There are many glaring issues. Upon deeper research, it seems as though McCartney was the only one who wanted to do this project at all. Ringo had to be persuaded into it last year, according to producer Giles Martin in a now-deleted podcast interview. He didn’t even come into a studio to record drums—instead, deciding to record them from home. That’s why they sound so heavy and genuinely bad on the record. I never even knew George Harrison hated “Now and Then” enough to use expletives when describing it.

I love the song itself! “Now and Then” is pure Lennon. But for the past 50+ years now, McCartney talks about how The Beatles were (are?) a “democracy.” I don’t want history rewritten. If George and Ringo didn’t want to do it, it really shouldn’t exist.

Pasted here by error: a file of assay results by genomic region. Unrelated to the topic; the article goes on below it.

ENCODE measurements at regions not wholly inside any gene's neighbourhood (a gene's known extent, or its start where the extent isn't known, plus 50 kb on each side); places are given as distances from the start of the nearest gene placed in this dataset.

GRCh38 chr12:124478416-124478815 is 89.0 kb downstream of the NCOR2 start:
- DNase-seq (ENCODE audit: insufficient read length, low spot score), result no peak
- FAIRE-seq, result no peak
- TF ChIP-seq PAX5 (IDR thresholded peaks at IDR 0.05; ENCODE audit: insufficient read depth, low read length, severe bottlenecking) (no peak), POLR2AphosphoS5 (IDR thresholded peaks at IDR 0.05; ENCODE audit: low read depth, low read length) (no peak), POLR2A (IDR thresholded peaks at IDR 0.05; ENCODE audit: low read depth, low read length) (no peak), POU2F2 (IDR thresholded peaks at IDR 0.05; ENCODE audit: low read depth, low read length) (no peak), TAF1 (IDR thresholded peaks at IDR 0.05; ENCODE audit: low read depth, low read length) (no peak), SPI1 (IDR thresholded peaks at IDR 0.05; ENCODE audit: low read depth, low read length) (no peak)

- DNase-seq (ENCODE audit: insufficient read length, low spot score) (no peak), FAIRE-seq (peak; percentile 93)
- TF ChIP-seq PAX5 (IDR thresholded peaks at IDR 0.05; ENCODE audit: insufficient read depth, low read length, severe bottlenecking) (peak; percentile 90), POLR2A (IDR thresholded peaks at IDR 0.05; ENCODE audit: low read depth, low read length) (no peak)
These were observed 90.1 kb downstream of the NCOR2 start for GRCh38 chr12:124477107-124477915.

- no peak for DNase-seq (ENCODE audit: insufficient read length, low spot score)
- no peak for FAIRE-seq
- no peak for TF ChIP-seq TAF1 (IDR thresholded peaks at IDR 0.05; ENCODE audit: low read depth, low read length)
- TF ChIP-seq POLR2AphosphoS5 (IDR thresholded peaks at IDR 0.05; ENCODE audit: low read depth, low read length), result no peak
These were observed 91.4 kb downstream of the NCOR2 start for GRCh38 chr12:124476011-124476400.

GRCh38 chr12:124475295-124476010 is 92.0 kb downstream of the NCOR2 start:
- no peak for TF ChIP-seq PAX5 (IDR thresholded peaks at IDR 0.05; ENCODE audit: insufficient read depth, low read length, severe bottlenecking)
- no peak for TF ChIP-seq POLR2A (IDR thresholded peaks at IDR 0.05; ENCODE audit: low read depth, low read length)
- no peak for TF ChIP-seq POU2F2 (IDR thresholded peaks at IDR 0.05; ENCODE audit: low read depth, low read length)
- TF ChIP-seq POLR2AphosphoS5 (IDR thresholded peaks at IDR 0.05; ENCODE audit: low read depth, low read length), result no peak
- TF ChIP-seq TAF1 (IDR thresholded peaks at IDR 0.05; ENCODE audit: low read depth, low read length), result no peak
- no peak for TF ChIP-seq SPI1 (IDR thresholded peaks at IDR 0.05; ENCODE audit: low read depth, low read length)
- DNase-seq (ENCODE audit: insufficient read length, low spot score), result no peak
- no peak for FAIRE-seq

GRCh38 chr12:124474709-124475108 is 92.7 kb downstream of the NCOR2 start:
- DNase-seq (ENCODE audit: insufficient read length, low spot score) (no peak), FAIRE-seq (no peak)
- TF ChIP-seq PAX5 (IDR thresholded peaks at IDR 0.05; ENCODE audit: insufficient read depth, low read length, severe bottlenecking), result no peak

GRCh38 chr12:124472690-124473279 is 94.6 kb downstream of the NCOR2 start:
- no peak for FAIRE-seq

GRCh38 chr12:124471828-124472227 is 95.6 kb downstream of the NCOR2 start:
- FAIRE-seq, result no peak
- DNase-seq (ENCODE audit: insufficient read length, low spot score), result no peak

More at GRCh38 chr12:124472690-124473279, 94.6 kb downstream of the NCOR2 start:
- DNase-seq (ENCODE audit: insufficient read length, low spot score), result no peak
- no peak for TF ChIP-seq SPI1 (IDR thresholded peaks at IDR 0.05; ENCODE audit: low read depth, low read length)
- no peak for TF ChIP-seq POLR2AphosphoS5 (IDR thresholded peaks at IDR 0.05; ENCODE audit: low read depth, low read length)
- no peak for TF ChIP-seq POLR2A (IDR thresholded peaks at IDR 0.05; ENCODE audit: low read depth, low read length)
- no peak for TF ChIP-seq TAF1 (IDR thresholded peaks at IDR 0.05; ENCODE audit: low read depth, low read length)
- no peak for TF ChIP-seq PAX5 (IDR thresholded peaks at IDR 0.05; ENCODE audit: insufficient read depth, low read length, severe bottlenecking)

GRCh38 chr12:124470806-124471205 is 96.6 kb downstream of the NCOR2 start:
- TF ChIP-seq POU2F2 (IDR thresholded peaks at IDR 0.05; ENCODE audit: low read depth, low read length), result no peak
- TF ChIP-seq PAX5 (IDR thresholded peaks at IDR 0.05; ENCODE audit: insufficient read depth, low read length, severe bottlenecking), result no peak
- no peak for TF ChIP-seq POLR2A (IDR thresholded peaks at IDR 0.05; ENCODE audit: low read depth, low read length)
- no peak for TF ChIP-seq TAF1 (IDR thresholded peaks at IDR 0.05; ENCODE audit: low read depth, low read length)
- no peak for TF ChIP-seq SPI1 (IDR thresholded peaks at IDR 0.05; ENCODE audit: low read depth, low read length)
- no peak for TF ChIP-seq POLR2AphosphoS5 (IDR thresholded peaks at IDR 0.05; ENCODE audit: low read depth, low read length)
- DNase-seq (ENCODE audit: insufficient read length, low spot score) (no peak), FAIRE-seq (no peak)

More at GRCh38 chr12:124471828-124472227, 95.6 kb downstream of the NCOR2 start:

Giles Martin, producer of “Now and Then” , in 2006. © Adamsharp

I also love Giles Martin. He is without a doubt a defining force in The Beatles’ resurgence in the past 15 or so years, especially with his handling of their catalog since his Sgt. Pepper’s remix/remaster in 2017. That’s why I’m surprised at how bad “Now and Then” sounds, but I don’t blame Giles, who whelmed the Dolby Atmos mix. Spike Stent is credited as co-producer on the normal, stereo version. I’ve already mentioned issues such as Ringo insisting on recording at home and limited resources (John’s vocals, what could be used as backing vocals, etc.).

My favorite part of the project has undoubtedly been the reaction from fans across the globe. The Beatles’ social media team has adapted to TikTok/Instagram-type promotion, and we are seeing many more high-school and college-aged Beatles fans and how much this new release means to them. I’m in the same boat.

I keep going back to the knowledge that this is the last one. “Now and Then” is it. I don’t know if an unreleased “Hey Jude” would have been good enough.